Year of Faith: All Souls and Purgatory

November is the month of Holy Souls and you can’t talk about the Holy Souls without talking about the purgation they are going through. So what about Purgatory?

St. Paul says those who still have attachment to sin shall be saved “as through fire.” (1 Cor 3:15). So having all the straw burned away will hurt.

God is a consuming fire, we are told, and only those who are pure can stand the heat. I love the way Dr. Scott Hahn describes it. God’s love is the consuming fire. It burns away our old sins so we are pure and can come before Him. The purer we are the most love -fire we can stand and the closer to God we can get.

In purgatory the fire of God’s love hurts because the souls still have som attachment to those old sins.

In hell the fire is much cooler but seems so much hotter because those who have chosen hell cannot abide love at all. They are consumed with hatred for God and for all life.

The history of Purgatory (from the Latin purgatorio, from which we get purge in English) goes back to the Old Testament.

The Jews had a couple of words to describe the afterlife. There was sheol, which in Greek is Hades, the place of the dead.

Then there was Gehenna, the place of fire, in Greek is the same word (gamma, two epsilons, two nu’s and alpha). That’s what we call Hell.

Then finally there was a place Jesus mentions called “The bosom of Abraham”. I think some scholars have considered this to be the “limbo of the fathers” a sort of paradise where the saints stayed until Holy Saturday. It is thought that maybe Enoch and Elijah are there awaiting their return to earth. They have never died as yet.

By the time Jesus came to preach salvation and the resurrection of the dead, the Jewish faith had taken a number of directions. The Sadducees did not believe in the resurrection any more.  God’s promise that He was the God of Abraham, Isaac and Jacob had been rejected by them. They had a “once you’re dead, you’re dead,” take on things.

The Pharisees had a much better and fuller understanding of the Old Covenant. Jesus never told them what they believed was wrong, He disagreed with their behaviour.  They were do busy adding details they had lost real sight of what God was saying to them.

When the Church emerged, it was like a butterfly from the Jewish caterpillar. Not a new religion, but a fulfilled one. So many Jewish converts say they haven’t left behind their Jewishness, they have completed it.

So when Paul talks about a place where the saved can burn off the dross of this life, he isn’t making a new statement, but devloping an old one. Sheol is a place to get rid of anything that cannot be brought before God. It’s not a second chance. Every single person there is saved and loves God. It’s the antechamber of heaven.

But is it a place or a state of being?

I suppose the Catholic answer to that would be it’s both. We are given plenty of opportunities this side of death to take part in a bit of purgation. The Scriptures and the teaching of the Church and the fathers has always been very clear, nothing unclean can come before God.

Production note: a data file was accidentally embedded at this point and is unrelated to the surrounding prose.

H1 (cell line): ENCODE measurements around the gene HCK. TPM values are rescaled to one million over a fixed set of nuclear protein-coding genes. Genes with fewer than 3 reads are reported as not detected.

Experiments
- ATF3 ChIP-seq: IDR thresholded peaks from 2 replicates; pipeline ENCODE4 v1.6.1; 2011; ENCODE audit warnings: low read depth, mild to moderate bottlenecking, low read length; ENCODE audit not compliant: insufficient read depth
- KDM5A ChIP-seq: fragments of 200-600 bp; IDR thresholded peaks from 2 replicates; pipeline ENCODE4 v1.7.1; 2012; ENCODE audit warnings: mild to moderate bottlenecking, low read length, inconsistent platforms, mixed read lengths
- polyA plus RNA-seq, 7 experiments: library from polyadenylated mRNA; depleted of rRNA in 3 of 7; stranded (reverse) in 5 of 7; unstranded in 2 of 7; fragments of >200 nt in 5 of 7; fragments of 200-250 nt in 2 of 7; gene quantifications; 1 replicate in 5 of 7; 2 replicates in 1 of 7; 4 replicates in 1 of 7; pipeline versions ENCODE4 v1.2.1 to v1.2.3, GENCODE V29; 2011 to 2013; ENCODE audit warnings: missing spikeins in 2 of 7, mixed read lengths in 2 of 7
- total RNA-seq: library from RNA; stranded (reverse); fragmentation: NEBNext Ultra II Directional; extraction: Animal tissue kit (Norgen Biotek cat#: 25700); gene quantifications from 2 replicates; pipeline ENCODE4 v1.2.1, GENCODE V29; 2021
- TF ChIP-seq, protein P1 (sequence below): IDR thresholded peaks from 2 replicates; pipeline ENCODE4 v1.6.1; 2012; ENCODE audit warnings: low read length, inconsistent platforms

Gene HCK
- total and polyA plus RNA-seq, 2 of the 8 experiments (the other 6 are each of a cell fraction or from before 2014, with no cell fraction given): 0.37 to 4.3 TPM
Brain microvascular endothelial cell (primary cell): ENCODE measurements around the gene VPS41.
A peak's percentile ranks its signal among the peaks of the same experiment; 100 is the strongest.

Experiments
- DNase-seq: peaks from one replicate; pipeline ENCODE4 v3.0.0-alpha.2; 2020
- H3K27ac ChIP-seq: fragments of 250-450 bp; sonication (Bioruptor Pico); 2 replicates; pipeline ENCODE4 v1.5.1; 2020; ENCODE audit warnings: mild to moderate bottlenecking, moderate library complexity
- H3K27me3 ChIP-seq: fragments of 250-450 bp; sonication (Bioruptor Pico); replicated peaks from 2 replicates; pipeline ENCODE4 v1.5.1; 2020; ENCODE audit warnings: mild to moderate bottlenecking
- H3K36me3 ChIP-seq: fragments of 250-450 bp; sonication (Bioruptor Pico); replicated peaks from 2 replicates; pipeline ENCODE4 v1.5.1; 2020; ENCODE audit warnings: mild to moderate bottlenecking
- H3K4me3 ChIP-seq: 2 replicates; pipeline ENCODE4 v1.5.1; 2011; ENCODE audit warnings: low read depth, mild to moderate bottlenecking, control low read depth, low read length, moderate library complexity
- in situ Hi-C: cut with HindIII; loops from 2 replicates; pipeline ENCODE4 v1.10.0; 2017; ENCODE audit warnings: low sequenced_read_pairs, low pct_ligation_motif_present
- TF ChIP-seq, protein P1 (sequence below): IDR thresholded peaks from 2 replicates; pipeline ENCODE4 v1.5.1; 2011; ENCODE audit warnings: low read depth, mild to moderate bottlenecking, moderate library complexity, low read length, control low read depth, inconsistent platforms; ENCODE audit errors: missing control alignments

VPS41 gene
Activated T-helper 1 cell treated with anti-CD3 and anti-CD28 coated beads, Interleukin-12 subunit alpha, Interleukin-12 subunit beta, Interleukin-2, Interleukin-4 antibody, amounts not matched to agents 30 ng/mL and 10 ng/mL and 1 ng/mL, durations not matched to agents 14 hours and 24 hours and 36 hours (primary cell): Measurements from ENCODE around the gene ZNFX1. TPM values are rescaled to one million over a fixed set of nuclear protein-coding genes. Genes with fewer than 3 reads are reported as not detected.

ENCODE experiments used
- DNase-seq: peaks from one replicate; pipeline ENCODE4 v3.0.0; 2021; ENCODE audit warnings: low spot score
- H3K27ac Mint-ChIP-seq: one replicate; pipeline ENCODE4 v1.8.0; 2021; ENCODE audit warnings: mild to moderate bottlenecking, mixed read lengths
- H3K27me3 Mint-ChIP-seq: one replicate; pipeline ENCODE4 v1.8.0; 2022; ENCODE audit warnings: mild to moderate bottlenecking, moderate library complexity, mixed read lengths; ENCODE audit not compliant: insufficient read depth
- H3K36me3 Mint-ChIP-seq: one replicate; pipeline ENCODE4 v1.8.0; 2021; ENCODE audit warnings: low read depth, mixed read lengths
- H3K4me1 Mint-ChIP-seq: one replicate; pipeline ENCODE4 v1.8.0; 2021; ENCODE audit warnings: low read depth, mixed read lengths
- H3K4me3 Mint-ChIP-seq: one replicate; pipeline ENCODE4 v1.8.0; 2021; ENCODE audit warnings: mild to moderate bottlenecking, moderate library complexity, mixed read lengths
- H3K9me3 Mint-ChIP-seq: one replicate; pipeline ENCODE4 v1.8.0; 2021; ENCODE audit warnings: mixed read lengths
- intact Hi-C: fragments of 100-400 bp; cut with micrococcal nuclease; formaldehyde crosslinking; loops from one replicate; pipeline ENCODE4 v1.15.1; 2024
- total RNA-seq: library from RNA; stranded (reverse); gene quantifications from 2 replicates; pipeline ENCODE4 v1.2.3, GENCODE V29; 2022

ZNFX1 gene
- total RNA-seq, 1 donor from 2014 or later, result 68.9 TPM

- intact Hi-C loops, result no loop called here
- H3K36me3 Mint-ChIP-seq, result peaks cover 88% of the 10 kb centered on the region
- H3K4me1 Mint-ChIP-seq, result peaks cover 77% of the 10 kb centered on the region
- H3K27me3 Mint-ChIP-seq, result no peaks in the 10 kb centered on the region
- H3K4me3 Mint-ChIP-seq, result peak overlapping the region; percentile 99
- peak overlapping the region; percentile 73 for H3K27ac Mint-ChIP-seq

In private revelation most, (if not all) those who have been offered a glimpse or a long observation of those in purgatory have noted that the holy souls didn’t want to come before God with their attachment to venial sin still there. They joyfully take up the pains to prepare like a bride to come before the groom.

Every bit of suffering we have in this life can be offered to Christ as St. Paul encourages us. Get some purgatory done now folks.

There are a number of Christians today who have blocked out those uncomfortable passages in Scripture that demand certain things of us. They say “nothing can separate them from the love of God..” and they forget about all the physical and emotional suffering Paul lists and instead insert the word “sin”. (cf Rom 8) But in his first letter to the Corinthians (who caused Paul a lot of heart ache) Paul makes it clear that sin will separate us from Christ (1 Cor 6) So we had better use every ounce of grace God gives us to avoid that.  St. Paul warns us not to receive God’s grace in vain (I think that was aimed at the troublesome Corinthians too)  St. John warns particularly against mortal sin, that sin that can kill the life of the soul. (1 John 5:16-17).

Jesus, and His Body the Church constantly calls her people to repentance. We are supposed to be sorry for the sins we commit. If we are and we want forgiveness, it is flowing from Christ from His once and for all Sacrifice.

But mortal sins kill the life of the soul and need much stronger repentance. It is possible in the immense mercy of God for a truly repentant person to be saved from mortal sin even without Confession. But normally a mortal sin should be confessed and no one who is not in a state of grace should receive the Eucharist. St. Paul warns that such people are eating and drinking their own condemnation.

The Church doesn’t tell us who is in purgatory, nor in hell. She tells us some of the names of those living in heaven. We are not supposed to go to Purgatory. We are supposed to repent, get sorted with God and go to heaven.

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One response to “Year of Faith: All Souls and Purgatory

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